Social and emotional skills

Social and emotional skills are the skills that help children and young people develop their resilience and manage their thoughts, feelings and behaviour.

Social and emotional skills

They are important life skills that support pupils’ ability to cope with and negotiate their way through difficult situations, as well as build positive relationships with their peers and adults.

These skills can improve academic attainment and enhance pupils’ motivation, as well as promote wellbeing and help prevent mental health difficulties from developing.

Schools can play a pivotal role in building the strong emotional foundations that all of us need in order to thrive and be mentally healthy.

What are social and emotional skills?

Social and emotional skills help children and young people to:

  • identify and manage their feelings and their behaviour, and reach out for help where necessary
  • build and manage healthy relationships
  • have self-control
  • resolve conflict
  • be self-aware
  • handle and overcome difficulties
  • make good decisions
  • build resilience, self-esteem and confidence
  • think positively about themselves and how they perceive the world around them
  • recognise and prevent poor mental health
  • grow into well-rounded and healthy adults.


How can schools develop children and young people’s social and emotional skills?

Social and emotional skills should be developed from an early age and taught throughout a student’s education. These skills can be taught and integrated in some of the following ways:

High-quality lessons
All children and young people should have access to high-quality lessons designed to build and strengthen their social and emotional skills.

Health and wellbeing education, throughout primary and secondary education, can be used to teach social and emotional skills. In England, this is known as RSHE; in Northern Ireland it's called Personal Development and Mutual Understanding in primary schools, or Learning for Life and Work in secondary schools; and in Scotland and Wales it's known as Health and Wellbeing.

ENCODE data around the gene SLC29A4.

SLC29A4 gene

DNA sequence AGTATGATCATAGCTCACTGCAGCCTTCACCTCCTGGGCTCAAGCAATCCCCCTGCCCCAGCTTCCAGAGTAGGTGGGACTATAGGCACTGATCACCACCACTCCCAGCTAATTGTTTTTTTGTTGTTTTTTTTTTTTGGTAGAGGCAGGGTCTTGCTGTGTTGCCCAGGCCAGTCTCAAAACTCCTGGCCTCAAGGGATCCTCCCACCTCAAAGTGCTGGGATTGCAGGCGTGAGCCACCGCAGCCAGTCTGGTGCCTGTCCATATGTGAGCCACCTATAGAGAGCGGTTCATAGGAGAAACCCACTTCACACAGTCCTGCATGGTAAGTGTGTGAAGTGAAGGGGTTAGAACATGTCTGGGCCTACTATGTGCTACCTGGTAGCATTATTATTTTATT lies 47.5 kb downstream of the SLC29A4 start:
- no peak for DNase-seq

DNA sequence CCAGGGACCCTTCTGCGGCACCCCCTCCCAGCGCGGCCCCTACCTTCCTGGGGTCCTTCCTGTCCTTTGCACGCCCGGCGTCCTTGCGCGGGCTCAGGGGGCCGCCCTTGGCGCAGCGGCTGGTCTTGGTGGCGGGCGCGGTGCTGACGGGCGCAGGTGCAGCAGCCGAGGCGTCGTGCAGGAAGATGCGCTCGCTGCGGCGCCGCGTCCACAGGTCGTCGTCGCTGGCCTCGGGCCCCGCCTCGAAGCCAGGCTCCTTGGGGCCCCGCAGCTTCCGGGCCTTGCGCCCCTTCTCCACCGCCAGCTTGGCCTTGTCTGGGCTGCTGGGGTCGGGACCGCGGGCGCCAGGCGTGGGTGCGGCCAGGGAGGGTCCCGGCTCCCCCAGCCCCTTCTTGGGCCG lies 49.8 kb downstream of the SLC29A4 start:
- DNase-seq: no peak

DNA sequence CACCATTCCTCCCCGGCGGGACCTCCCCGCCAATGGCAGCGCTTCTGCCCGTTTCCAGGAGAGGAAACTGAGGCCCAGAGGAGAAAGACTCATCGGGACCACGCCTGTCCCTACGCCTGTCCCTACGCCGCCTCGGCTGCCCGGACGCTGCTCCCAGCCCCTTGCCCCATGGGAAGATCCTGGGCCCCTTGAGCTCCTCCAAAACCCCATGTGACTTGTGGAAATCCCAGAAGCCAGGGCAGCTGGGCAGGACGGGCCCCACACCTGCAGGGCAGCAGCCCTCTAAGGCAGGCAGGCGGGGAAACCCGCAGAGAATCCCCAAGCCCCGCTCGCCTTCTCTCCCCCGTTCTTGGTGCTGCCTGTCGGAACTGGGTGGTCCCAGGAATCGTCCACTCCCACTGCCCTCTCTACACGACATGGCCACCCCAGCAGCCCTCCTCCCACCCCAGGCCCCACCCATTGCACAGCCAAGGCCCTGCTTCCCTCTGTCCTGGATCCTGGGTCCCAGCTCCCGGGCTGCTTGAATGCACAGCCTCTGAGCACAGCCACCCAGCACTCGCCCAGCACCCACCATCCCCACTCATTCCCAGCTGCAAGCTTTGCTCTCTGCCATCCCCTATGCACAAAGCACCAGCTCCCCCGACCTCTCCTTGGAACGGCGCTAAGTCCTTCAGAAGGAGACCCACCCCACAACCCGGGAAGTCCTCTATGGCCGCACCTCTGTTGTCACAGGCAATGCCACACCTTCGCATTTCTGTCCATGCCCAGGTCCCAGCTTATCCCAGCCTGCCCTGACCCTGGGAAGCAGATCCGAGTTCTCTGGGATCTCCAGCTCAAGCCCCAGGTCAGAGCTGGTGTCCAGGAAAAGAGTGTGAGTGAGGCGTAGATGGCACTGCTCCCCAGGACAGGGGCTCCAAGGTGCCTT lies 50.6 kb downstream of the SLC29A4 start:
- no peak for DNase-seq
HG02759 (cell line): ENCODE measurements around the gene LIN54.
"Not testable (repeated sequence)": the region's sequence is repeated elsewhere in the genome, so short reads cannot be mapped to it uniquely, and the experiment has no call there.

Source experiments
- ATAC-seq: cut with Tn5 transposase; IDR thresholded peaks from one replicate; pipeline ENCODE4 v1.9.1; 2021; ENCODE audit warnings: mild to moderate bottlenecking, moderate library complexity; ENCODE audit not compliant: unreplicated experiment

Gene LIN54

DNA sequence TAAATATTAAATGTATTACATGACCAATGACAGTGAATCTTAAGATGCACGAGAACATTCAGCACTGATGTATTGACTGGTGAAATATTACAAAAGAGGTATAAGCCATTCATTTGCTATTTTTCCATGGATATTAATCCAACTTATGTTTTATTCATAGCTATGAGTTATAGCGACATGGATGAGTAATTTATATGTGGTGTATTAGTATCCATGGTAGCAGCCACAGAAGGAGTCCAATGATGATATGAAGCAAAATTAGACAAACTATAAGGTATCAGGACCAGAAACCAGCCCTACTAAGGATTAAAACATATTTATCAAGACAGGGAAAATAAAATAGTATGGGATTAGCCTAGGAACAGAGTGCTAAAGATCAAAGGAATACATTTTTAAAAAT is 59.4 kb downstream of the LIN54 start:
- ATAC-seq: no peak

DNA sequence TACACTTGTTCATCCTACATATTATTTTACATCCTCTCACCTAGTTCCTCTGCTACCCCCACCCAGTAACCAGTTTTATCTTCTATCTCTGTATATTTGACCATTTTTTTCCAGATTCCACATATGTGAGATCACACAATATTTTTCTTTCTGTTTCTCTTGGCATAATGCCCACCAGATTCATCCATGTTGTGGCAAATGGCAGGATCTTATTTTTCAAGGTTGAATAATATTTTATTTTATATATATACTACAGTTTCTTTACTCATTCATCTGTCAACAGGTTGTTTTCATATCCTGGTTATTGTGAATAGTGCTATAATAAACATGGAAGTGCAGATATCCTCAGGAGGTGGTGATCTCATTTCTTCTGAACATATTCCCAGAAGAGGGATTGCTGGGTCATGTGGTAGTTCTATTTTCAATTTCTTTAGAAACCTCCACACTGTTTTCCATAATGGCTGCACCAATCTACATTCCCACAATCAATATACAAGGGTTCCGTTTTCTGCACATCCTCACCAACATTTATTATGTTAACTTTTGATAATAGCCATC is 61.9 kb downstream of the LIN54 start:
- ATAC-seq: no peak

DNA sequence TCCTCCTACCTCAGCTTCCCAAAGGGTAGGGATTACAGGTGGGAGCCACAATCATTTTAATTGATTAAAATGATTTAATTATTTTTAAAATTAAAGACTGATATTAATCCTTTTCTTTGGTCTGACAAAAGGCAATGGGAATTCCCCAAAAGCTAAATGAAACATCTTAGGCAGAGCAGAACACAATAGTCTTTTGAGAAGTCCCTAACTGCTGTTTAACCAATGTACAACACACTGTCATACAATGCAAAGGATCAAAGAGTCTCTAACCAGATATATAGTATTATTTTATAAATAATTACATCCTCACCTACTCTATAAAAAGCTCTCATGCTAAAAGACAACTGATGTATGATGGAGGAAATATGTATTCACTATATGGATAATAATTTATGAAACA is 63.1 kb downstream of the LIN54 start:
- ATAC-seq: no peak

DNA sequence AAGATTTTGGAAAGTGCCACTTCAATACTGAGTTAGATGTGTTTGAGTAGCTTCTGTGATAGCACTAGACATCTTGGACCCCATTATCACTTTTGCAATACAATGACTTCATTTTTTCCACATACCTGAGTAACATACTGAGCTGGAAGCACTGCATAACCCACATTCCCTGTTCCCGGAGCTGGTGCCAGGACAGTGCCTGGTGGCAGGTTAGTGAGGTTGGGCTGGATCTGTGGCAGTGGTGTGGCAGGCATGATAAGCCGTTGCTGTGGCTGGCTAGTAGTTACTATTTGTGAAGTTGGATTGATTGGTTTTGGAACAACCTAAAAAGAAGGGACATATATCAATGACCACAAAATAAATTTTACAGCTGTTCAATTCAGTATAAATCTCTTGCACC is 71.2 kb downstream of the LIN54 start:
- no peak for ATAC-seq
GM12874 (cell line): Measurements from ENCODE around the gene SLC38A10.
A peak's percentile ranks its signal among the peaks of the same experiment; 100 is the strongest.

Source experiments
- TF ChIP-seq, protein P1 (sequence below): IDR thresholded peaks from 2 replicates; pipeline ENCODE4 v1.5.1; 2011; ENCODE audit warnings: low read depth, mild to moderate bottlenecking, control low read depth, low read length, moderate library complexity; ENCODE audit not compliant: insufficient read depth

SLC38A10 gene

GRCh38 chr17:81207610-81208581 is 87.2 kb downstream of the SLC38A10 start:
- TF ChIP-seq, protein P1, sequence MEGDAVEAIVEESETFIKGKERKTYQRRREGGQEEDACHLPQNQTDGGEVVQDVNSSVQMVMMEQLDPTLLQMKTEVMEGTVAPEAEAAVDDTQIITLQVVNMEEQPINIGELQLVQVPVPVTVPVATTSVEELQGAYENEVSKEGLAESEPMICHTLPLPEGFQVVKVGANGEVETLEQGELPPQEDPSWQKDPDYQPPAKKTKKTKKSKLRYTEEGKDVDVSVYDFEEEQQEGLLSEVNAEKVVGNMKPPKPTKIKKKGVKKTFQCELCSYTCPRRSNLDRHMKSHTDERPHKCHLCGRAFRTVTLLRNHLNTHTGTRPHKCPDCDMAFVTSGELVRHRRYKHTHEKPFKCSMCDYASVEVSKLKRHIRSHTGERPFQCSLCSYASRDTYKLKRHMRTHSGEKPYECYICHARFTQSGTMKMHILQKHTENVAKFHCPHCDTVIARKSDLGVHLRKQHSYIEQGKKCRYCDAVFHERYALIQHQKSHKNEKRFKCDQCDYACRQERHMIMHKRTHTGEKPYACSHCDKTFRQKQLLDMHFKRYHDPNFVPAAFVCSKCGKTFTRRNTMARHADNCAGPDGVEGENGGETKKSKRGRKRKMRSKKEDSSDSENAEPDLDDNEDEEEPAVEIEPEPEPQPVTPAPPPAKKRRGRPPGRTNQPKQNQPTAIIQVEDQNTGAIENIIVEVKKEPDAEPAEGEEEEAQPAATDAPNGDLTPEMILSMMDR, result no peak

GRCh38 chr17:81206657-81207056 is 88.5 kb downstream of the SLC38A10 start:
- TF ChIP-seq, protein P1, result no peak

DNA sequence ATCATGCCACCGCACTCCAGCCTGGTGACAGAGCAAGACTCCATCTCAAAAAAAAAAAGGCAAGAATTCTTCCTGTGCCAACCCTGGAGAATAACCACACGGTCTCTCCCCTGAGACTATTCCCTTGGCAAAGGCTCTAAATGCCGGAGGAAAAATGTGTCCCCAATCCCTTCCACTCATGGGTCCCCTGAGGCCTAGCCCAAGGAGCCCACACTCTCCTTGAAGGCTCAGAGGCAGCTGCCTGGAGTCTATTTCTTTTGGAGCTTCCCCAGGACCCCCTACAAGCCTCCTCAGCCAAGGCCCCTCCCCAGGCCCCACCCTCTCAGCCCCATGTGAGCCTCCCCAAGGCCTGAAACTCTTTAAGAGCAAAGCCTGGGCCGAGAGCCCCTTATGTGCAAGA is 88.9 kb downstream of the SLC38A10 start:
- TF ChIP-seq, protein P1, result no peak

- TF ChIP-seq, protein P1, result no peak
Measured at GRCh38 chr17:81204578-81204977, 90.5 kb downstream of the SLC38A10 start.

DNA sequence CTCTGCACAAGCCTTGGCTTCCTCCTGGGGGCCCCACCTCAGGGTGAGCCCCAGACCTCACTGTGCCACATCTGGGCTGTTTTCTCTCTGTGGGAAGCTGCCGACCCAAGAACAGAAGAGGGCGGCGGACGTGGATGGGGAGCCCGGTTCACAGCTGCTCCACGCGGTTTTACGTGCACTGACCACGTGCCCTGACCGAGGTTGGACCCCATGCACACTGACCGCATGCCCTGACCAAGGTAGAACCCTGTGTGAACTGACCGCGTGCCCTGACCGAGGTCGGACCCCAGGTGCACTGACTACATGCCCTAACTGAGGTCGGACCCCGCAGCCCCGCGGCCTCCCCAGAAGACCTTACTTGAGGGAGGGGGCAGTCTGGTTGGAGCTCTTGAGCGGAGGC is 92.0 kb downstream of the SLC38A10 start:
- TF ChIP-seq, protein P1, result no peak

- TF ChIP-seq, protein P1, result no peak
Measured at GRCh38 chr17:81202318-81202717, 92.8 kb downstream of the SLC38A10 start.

Health and wellbeing education lessons should not be used as one-off activities or time fillers. They should also not be led by school staff who may not have a good knowledge of the students in the class - it’s important to be aware of themes that could trigger some students, or make them feel uncomfortable or upset. Staff should be mindful of those who may be affected and put extra support in place.

Health and wellbeing education lessons can offer excellent opportunities to:

  • develop children and young people's social and emotional skills and promote wellbeing
  • normalise discussion on mental health and minimise stigma
  • help children and young people stay safe and manage risks that might undermine their mental health.

In-school programmes and interventions
There are lots of programmes aimed at all children and young people that can be delivered in schools. Many have been proven to help promote social and emotional skills and mental health.

These programmes build on the skills learned in health and wellbeing lessons. Many good quality programmes require a license to be purchased, although staff training can often be included in these costs.

You can find out more about different programmes on our whole-school programmes and small group programmes pages.

Quality-assured resources
We have hundreds of quality-assured resources – including lesson plans, activities, assembly ideas, toolkits and classroom tools - to help support you in teaching children and young people about key social and emotional skills and promoting good mental health and wellbeing.

Search and save your favourite resources in our library.

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